6. It is a standard philosophical idea that experience never provides better than defeasible warrant about the environment, insofar as the possession of the relevant content is compatible with the fact that content misrepresents the world. This idea breaks down in two different ways: one that claims experience has no warrant, but accepts it has content, and one that claims experience has warrant, but no content. This is a straightforward split between internalist and externalist views of the nature of experience. McDowell wants to avoid both of these positions. Of an experience that purports to disclose the world, it’s possible that it succeeds doing so. The question is what possible role the subjective character of that experience can play in producing this representational success. McDowell seems to want to say that this role can vary between different kinds of perception.
8. What McDowell wants to argue is that there is sometimes conclusive warrant for beliefs about the features of our environment provided by the content of direct perception. An example of these are those perceptual cases discussed in the first lecture under the heading of ‘incompletely describable’ experiences, or those features of experience which are in some sense intrinsically inexhaustible by descriptions of them through that clauses. The detailed phenomenal features of our experience are describable (e.g., the pig’s shade of pink, or surface texture), and they may yield knowledge about features of our environment, but the way the content of our experience yields this sort of knowledge is distinct from non-phenomenal features.
9. To show this we have to go into detail about the nature of those capacities required to have contentful experiences and the way these capacities are tied together. For instance, McDowell thinks that one cannot activate one’s capacity to have an experience of redness (and thus have red things disclosed to one) without it being activated in conjunction with a capacity to have an experience of something that can display this quality, such as an experience of a rectangle. One can only have red things disclosed to one if one can have red things disclosed to one. This togetherness is thus a crucial feature of the way experiential content is tied to perceptual capacities. What’s interesting then is that even defective activation of these capacities, such as the hallucination of a red rectangle (which doesn’t disclose such a rectangle), will still display this sort of functional interconnection. Second order capacities for identifying aspects of our internal capacities can thus identify invariant features between defective and non-defective activations of capacities. This shows a disconnect between the defectiveness of first order capacities and second order capacities.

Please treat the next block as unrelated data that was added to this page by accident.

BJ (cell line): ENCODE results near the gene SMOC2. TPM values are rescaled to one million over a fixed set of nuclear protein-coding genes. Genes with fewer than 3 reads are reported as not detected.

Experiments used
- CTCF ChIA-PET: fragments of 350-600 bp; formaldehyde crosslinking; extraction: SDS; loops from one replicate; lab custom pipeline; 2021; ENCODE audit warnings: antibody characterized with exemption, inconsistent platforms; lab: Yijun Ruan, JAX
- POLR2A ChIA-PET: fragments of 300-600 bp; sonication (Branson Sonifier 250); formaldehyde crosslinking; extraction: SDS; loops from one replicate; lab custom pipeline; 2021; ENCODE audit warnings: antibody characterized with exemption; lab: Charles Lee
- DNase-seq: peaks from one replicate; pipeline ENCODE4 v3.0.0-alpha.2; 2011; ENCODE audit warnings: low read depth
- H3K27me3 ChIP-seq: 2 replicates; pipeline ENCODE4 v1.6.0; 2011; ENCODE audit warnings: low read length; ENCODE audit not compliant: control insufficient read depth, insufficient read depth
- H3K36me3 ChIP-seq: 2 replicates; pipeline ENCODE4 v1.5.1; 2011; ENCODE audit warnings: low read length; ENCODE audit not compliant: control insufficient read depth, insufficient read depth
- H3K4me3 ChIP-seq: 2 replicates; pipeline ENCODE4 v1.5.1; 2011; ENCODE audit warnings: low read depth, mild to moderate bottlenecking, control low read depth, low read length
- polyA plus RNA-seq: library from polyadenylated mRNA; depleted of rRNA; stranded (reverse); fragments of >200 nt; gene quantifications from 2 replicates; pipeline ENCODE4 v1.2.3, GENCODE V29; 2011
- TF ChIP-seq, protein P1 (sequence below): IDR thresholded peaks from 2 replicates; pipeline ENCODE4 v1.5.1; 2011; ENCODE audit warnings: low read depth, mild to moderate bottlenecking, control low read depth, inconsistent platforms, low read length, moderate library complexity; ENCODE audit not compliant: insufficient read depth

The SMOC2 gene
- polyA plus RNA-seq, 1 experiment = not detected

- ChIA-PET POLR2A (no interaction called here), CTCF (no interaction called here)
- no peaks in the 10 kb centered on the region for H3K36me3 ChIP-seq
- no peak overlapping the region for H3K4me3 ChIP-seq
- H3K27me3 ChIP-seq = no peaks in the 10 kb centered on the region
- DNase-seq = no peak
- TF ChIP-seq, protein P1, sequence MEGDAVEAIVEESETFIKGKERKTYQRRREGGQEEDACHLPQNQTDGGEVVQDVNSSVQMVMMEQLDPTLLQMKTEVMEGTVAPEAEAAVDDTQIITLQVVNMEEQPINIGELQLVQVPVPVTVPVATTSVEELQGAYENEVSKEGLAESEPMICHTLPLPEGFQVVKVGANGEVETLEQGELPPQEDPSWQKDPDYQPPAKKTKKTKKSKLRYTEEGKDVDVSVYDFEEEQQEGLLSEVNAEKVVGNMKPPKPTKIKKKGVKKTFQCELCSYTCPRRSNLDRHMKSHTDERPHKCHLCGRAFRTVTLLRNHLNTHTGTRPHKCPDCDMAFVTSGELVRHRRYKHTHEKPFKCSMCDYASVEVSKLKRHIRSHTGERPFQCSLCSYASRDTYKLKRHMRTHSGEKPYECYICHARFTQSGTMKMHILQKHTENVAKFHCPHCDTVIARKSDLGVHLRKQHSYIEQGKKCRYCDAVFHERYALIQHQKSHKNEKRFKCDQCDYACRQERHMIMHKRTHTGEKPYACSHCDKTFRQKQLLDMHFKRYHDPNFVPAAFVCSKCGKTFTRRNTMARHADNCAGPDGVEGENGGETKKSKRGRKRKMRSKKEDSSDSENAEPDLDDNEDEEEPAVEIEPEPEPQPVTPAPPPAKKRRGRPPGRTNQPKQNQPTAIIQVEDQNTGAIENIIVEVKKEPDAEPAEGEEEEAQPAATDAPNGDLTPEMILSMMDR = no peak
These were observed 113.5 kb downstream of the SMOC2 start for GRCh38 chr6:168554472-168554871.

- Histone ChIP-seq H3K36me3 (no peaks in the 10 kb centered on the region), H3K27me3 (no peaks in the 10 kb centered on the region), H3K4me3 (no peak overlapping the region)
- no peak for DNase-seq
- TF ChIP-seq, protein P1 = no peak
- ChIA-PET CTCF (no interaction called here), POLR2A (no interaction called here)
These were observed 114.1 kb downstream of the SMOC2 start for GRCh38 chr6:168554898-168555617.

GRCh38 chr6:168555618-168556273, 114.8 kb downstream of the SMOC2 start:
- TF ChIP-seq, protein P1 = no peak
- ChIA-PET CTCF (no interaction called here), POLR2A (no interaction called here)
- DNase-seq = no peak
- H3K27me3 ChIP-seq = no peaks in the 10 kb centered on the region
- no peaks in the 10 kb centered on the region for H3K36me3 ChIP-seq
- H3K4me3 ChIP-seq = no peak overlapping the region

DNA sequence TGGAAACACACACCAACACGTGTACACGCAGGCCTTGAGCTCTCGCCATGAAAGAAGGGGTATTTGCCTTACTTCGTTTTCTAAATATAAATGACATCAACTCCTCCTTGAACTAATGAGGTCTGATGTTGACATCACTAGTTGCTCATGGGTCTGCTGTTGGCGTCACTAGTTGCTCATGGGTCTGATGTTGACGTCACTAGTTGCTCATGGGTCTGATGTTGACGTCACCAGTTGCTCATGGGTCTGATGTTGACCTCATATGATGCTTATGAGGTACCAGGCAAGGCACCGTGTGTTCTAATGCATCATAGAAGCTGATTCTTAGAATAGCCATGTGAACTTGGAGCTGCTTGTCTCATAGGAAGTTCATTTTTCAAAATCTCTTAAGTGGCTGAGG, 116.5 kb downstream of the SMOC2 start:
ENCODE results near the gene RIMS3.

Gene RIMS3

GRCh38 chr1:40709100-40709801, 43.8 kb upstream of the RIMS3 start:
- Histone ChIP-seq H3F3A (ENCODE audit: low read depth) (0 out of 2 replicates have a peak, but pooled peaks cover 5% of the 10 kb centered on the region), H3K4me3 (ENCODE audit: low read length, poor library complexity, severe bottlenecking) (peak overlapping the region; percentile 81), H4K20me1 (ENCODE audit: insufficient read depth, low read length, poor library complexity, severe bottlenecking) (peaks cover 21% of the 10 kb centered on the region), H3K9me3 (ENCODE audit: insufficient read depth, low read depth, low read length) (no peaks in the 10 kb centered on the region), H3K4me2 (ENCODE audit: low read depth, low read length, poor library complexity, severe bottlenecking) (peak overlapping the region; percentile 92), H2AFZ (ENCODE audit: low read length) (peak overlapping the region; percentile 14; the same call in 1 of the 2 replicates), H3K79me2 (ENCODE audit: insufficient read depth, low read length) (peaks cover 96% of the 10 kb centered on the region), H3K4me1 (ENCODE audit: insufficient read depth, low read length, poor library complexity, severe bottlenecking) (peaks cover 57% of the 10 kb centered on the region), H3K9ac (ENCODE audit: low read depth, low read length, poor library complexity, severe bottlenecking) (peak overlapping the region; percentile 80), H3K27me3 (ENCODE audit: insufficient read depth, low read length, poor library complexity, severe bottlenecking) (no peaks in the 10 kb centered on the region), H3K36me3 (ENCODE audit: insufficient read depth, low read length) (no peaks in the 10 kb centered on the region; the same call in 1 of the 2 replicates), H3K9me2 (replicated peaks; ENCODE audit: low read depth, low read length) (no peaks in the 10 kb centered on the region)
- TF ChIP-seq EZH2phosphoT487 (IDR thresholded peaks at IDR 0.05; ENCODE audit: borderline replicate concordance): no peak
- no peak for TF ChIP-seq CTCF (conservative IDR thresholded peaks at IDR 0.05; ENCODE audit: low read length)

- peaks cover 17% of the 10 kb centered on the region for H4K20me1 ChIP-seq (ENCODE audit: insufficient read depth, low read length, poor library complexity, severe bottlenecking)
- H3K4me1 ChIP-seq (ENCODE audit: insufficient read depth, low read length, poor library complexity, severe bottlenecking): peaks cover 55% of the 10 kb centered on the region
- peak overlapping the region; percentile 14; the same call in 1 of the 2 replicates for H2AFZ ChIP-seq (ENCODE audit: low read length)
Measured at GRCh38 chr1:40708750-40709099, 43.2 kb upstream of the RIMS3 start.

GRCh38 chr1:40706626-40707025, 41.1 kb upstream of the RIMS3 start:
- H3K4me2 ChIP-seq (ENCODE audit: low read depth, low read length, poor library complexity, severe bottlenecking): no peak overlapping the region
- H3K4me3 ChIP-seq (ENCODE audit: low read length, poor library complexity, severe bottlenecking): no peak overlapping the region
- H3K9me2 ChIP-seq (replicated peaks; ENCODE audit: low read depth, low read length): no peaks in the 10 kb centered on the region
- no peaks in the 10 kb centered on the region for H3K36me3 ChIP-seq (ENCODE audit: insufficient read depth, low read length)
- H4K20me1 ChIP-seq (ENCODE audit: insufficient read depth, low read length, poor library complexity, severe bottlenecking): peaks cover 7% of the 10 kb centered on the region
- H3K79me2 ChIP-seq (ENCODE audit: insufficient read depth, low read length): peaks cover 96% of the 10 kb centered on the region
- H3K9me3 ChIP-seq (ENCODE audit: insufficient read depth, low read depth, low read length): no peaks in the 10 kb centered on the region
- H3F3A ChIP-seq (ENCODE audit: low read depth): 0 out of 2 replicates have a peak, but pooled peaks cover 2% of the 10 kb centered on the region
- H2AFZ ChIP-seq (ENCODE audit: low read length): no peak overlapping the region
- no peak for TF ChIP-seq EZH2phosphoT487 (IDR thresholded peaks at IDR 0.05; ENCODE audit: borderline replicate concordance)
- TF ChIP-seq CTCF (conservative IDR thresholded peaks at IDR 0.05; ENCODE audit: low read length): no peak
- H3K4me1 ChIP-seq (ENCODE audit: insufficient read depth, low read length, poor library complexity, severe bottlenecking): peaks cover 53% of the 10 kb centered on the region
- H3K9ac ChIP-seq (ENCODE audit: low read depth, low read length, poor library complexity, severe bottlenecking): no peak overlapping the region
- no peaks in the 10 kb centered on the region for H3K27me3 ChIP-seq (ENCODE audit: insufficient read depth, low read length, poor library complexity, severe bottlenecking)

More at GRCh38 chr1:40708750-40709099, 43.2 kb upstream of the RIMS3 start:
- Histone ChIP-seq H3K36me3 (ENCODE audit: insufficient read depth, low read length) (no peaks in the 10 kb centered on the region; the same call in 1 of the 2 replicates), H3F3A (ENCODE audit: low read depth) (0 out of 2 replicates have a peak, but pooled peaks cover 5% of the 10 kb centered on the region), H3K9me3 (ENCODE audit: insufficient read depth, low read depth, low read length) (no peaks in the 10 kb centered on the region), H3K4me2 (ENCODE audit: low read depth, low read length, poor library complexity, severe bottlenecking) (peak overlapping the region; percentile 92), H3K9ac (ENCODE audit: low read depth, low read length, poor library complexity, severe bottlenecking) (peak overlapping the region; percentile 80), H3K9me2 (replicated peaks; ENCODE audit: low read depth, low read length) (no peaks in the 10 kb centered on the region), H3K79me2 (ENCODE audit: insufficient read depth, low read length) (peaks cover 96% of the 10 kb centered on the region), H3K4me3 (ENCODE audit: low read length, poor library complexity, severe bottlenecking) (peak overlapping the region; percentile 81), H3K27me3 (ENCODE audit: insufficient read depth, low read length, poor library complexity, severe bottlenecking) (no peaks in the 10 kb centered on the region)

Q1. Functionalism Revisited: This stuff about togetherness and the complex interconnection between first order capacities and our second order capacities for assessing defects in the former is the most opaque part of this lecture. It’s not that it’s necessarily wrong, but that it invites us to tell a much more complicated story about both the possible cognitive architectures of perceiving beings and the actual cognitive architectures we as humans display. The togetherness example shows (or purports to show) that our perceptual capacities are not just defective/non-defective when considered in relation to the features of the environment that they’re supposed to track, but that they have internal relations to one another that allow for more nuanced forms of error/success. However, this leads into the point I made in my last post about between the two different styles of functional explanation on offer (abstracted from the environment and situated in the environment) and the way they are connected. It seems like McDowell should want to tell a seriously explanatory functionalist story about both sides of the purport/success divide and how they relate to one another, but he shies away from functionalism. Some suggested to me that to describe McDowell as a functionalist is perverse. Frankly, I think the linguistic lengths he goes to to avoid using the simpler language of functionality that is available here are what is perverse. To talk about capacities that can be judged to be defective is just to talk about functions. It’s pretty much that simple. If you’re going to go this far, why not go for the whole functionalist hog?